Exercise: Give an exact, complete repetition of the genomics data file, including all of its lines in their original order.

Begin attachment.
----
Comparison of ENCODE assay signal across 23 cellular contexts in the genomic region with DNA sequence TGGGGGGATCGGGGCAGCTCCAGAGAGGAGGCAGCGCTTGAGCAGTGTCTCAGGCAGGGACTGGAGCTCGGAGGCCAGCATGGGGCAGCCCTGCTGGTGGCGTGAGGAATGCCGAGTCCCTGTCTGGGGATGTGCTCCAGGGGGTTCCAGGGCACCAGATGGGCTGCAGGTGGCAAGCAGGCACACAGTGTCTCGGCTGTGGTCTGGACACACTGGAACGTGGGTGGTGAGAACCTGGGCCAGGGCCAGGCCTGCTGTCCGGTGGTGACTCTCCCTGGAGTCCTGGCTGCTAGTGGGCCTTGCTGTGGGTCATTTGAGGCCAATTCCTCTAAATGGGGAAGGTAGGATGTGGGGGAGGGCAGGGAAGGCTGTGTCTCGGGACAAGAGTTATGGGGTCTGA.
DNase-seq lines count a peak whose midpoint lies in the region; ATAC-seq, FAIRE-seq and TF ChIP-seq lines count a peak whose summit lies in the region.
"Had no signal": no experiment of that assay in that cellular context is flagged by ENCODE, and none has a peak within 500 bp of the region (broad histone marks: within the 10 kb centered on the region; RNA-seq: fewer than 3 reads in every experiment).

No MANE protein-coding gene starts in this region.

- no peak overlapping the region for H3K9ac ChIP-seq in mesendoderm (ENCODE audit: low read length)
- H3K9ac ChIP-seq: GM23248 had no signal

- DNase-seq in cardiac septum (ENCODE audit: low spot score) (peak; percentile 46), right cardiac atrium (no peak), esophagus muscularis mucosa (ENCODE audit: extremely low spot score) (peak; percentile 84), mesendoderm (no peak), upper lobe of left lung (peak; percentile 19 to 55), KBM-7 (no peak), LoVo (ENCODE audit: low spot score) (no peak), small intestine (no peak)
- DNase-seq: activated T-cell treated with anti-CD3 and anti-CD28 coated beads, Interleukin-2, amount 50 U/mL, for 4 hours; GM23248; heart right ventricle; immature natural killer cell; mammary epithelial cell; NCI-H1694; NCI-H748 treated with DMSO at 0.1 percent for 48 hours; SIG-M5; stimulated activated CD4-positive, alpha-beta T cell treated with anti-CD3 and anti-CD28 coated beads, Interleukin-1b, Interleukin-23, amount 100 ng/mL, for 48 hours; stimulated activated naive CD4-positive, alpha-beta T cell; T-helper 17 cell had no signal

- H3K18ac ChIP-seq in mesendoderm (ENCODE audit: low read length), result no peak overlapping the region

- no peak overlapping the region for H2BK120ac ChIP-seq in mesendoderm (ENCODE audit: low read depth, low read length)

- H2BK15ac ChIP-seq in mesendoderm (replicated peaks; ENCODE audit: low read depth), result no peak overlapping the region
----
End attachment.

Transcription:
Comparison of ENCODE assay signal across 23 cellular contexts in the genomic region with DNA sequence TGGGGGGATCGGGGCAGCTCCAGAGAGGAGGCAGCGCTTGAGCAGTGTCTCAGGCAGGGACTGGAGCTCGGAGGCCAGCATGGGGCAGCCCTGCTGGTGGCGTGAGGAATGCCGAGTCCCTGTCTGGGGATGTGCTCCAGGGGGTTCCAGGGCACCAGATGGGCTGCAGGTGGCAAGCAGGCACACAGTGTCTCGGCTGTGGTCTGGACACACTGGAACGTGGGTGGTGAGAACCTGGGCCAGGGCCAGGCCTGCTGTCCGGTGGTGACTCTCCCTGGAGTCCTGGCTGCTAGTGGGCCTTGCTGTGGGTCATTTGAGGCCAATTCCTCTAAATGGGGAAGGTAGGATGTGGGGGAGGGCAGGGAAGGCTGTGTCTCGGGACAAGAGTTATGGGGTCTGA.
DNase-seq lines count a peak whose midpoint lies in the region; ATAC-seq, FAIRE-seq and TF ChIP-seq lines count a peak whose summit lies in the region.
"Had no signal": no experiment of that assay in that cellular context is flagged by ENCODE, and none has a peak within 500 bp of the region (broad histone marks: within the 10 kb centered on the region; RNA-seq: fewer than 3 reads in every experiment).

No MANE protein-coding gene starts in this region.

- no peak overlapping the region for H3K9ac ChIP-seq in mesendoderm (ENCODE audit: low read length)
- H3K9ac ChIP-seq: GM23248 had no signal

- DNase-seq in cardiac septum (ENCODE audit: low spot score) (peak; percentile 46), right cardiac atrium (no peak), esophagus muscularis mucosa (ENCODE audit: extremely low spot score) (peak; percentile 84), mesendoderm (no peak), upper lobe of left lung (peak; percentile 19 to 55), KBM-7 (no peak), LoVo (ENCODE audit: low spot score) (no peak), small intestine (no peak)
- DNase-seq: activated T-cell treated with anti-CD3 and anti-CD28 coated beads, Interleukin-2, amount 50 U/mL, for 4 hours; GM23248; heart right ventricle; immature natural killer cell; mammary epithelial cell; NCI-H1694; NCI-H748 treated with DMSO at 0.1 percent for 48 hours; SIG-M5; stimulated activated CD4-positive, alpha-beta T cell treated with anti-CD3 and anti-CD28 coated beads, Interleukin-1b, Interleukin-23, amount 100 ng/mL, for 48 hours; stimulated activated naive CD4-positive, alpha-beta T cell; T-helper 17 cell had no signal

- H3K18ac ChIP-seq in mesendoderm (ENCODE audit: low read length), result no peak overlapping the region

- no peak overlapping the region for H2BK120ac ChIP-seq in mesendoderm (ENCODE audit: low read depth, low read length)

- H2BK15ac ChIP-seq in mesendoderm (replicated peaks; ENCODE audit: low read depth), result no peak overlapping the region